Wednesday, December 11, 2013
If knowing how to vote in Congress were just a matter of counting emails and phone messages, this would be an easy week for the members of Maine's congressional delegation.
In a photo released by the Syrian official news agency SANA, a Syrian government soldier fires a heavy machine gun Saturday during clashes with rebels northeast of the capital, Damascus. While it’s easy to see how U.S. military intervention in Syria could go wrong, it’s difficult to image what success would look like.
The Associated Press
Both of Maine's senators and both representatives report that their offices have been flooded with calls and letters from constituents who are overwhelmingly opposed to a unilateral military response to punish Syria for the use of chemical weapons. This mirrors national reports, in which Americans from across the political spectrum are saying that they don't want to get committed to another war in the Middle East.
But voting in Congress is not just a matter of counting items in the mailbag, and unless the Russian-Syrian plan to surrender all chemical weapons is more than a stunt, the days ahead will be anything but easy. Left without any attractive options, Congress should not rush into a decision that the country will later regret.
Caution here is not easy. Chemical weapons have no target. They kill everything in their path, so they are good only for slaughter, not war. The world has largely been able to keep a lid on the use of poison gas for 95 years, since the end of World War I, and common use of this weapon of mass destruction now would introduce a new age of terror.
Members of Congress are being lobbied ferociously to uphold this international norm and not undercut the credibility of the president of the United States. They are being told that it's time to decide whether we should do something or sit back and do nothing.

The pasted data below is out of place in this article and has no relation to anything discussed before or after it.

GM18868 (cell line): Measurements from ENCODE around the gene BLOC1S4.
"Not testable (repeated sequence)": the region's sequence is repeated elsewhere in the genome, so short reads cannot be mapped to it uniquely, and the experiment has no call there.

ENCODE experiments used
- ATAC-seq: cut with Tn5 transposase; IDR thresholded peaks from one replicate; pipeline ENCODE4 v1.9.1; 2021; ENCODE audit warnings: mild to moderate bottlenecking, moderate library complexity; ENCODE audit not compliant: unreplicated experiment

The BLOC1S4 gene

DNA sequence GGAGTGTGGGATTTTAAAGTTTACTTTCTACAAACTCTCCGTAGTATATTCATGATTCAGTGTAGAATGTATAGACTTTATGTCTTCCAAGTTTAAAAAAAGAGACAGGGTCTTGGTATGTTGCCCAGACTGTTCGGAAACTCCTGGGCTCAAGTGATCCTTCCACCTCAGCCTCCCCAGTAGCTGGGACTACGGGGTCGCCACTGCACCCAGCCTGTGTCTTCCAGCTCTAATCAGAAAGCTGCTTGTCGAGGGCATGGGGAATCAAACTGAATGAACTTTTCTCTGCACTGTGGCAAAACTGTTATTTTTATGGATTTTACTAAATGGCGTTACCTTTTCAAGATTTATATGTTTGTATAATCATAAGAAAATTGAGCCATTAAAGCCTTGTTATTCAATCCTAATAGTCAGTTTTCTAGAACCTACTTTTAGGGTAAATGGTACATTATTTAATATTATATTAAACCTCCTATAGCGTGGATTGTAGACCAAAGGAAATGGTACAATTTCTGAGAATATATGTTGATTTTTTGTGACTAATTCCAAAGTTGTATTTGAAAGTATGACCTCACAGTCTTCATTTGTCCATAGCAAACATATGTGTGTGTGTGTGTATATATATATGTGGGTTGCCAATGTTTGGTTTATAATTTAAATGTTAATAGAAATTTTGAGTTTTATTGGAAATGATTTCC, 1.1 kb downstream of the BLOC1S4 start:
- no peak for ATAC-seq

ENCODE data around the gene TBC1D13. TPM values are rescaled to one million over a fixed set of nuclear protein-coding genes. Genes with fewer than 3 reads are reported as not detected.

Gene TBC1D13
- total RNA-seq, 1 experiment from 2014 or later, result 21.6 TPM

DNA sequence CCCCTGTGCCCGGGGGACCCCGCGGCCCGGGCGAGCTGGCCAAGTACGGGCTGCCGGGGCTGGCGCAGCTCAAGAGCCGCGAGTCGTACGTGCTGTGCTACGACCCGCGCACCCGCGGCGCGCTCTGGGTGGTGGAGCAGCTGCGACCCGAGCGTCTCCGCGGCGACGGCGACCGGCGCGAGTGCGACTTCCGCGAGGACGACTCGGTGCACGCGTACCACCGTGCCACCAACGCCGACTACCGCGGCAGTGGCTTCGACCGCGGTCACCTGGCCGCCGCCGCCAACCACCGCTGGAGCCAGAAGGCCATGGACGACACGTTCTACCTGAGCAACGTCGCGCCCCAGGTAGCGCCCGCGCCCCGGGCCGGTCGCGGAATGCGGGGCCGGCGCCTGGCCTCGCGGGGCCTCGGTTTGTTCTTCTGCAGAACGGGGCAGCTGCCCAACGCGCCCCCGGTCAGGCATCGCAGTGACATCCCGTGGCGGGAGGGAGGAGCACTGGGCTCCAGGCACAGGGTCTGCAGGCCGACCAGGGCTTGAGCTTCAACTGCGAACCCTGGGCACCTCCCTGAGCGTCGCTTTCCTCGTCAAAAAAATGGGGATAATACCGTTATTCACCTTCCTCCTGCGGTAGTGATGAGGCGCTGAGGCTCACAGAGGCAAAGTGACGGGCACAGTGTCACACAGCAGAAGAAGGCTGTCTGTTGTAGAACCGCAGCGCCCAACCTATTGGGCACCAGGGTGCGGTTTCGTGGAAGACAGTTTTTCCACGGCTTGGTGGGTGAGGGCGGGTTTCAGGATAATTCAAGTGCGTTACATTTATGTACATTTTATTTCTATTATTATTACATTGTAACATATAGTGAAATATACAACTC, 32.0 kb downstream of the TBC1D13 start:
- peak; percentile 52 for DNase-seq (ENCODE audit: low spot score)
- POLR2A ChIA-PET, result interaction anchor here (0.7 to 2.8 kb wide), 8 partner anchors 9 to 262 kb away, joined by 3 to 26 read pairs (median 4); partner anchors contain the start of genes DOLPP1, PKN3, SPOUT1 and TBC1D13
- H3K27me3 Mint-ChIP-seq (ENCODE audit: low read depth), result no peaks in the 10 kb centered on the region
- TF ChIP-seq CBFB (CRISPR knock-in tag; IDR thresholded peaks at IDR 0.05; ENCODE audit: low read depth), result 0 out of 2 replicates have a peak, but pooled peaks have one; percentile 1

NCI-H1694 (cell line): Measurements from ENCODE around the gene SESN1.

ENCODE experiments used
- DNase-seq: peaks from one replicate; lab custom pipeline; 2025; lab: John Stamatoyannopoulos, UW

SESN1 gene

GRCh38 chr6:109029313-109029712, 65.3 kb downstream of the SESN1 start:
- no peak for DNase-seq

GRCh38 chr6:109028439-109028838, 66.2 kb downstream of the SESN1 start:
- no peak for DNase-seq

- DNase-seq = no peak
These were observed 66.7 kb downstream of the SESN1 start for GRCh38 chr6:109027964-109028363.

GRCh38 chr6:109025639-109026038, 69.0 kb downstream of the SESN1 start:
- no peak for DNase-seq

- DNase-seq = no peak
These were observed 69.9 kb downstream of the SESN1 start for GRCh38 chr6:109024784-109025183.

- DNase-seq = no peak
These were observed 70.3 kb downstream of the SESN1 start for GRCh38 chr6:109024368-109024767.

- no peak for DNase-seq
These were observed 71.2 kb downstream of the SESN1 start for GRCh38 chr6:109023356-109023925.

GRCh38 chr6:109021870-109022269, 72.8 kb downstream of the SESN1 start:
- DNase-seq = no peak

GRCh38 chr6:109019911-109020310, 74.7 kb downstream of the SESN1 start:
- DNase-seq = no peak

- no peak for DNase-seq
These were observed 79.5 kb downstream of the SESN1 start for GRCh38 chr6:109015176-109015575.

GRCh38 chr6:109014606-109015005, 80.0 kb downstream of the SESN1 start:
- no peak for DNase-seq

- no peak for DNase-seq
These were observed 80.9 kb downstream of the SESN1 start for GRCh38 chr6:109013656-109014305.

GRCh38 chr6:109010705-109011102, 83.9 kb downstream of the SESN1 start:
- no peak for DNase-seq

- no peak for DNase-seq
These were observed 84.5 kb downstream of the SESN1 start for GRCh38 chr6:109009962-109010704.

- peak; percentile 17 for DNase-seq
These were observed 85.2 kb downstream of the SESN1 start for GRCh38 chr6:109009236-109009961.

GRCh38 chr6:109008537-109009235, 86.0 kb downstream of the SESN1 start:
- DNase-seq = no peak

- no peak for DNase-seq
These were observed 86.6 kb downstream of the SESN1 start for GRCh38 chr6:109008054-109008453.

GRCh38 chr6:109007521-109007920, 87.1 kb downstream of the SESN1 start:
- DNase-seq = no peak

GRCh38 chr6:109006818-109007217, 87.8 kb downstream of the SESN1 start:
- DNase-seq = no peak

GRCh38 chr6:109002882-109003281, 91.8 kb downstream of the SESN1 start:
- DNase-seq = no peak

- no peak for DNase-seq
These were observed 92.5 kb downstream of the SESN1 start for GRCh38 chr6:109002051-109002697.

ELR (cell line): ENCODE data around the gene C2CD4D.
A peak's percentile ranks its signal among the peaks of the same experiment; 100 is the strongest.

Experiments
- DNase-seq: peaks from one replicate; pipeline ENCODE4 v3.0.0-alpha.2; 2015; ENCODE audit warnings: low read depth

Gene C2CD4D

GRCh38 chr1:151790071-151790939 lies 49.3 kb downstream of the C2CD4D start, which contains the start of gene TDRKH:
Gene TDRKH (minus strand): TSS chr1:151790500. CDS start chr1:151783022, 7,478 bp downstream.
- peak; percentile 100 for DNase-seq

But that's really the wrong question. It's not a choice between doing something and doing nothing, it's whether what the president has proposed doing is the right response.
In answering that question, public opinion should be considered, even if it's not the only factor. There is no consensus in favor of millitary strikes, either nationally or internationally. France is the only member of the G20 to agree that a military intervention is called for. Even some of the president's regular allies in Congress are also reluctant to commit.
Why the cold response? Because while it's easy to see how a military intervention in the Middle East could go wrong, it's difficult to imagine what success would look like, or how what's proposed would do much good at all.
Airstrikes that are small enough to reassure the doves (an "unbelievably small, limited kind of effort," promised Secretary of State John Kerry) but aggressive enough to win over the hawks won't send a clear message. It could be enough to punish the regime of President Bashar al-Assad without crippling it. If the Syrian army takes revenge on the civilian population, with or without chemical weapons, what, then, would be our response?
Is there a realistic goal and a strategy to achieve it? Are the American people behind the strategy and willing to stay with this course until the job is done? Is there a clean way out?
If the answer to any of these questions is "no," then members of Congress should think twice about supporting this resolution. If the answer to all of them is "no," Congress should be thinking about what kind of plan would work.
Moving slowly won't be easy, but with so much at stake, it's what's called for.